The Arch of Gallienus is a name given to the Porta Esquilina, an ancient Roman arch in the Servian Wall of Rome. It was here that the ancient Roman roads via Labicana and via Tiburtina started. The arch was rebuilt in monumental style in the Augustan period. In 262, the equestrian (Marcus) Aurelius Victor rededicated the arch to the emperor Gallienus and his wife Cornelia Salonina.
It still stands in the Via di S. Vito (the ancient Clivus Suburanus - the sequel, the Via S. Madonna dei Monti, follows the course of the ancient Argiletum, the main road to the Roman Forum).
Already in the Augustan period the Porta Esquilina should be included in the Esquiline Forum, that included the market called the Macellum Liviae. When these buildings were abandoned in late antiquity, the diaconia and monastery of San Vito (cited in the Einsiedeln Itinerary) took them over, cited already in the itinerary of Einsiedeln. It is this church against which the arch's remains now rest.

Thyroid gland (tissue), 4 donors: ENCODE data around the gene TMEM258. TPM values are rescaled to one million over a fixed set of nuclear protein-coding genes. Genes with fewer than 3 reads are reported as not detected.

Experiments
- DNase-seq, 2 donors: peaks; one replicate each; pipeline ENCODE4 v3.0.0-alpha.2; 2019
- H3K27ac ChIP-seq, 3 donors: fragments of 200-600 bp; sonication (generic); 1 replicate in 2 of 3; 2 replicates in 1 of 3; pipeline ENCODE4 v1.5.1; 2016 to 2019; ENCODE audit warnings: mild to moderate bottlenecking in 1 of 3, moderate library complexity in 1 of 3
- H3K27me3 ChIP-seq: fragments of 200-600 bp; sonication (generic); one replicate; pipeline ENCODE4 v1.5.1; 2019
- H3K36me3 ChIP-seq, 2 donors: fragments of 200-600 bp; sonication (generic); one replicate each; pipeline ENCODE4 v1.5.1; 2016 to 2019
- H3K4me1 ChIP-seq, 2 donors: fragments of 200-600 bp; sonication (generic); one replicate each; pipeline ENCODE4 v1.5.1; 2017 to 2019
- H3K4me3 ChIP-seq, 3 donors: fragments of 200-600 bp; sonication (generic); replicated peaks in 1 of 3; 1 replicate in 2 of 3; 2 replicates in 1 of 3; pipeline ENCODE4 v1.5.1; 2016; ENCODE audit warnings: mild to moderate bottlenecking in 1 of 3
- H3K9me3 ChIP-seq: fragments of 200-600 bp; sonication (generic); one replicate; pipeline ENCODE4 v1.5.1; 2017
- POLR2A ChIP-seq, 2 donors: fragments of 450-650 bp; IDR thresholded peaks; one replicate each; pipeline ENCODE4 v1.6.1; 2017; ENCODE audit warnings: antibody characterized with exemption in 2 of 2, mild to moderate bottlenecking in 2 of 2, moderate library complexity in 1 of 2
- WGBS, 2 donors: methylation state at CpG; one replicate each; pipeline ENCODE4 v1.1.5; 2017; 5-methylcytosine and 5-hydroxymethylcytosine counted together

The surviving single arch is of travertine, 8.80 metres high, 7.30 wide, and 3.50 deep. The piers that support it are 1.40 metres wide and 3.50 deep, and outside of them are two pilasters of the same depth, with Corinthian capitals. The entablature is 2 metres high with the dedicatory inscription on the architrave. Beneath the spring of the arch on each side is a simple cornice. A drawing (HJ 343) of the 15th century shows small side arches, but all traces of them have since disappeared (PAS ii.76; Sangallo, Barb. 25v.).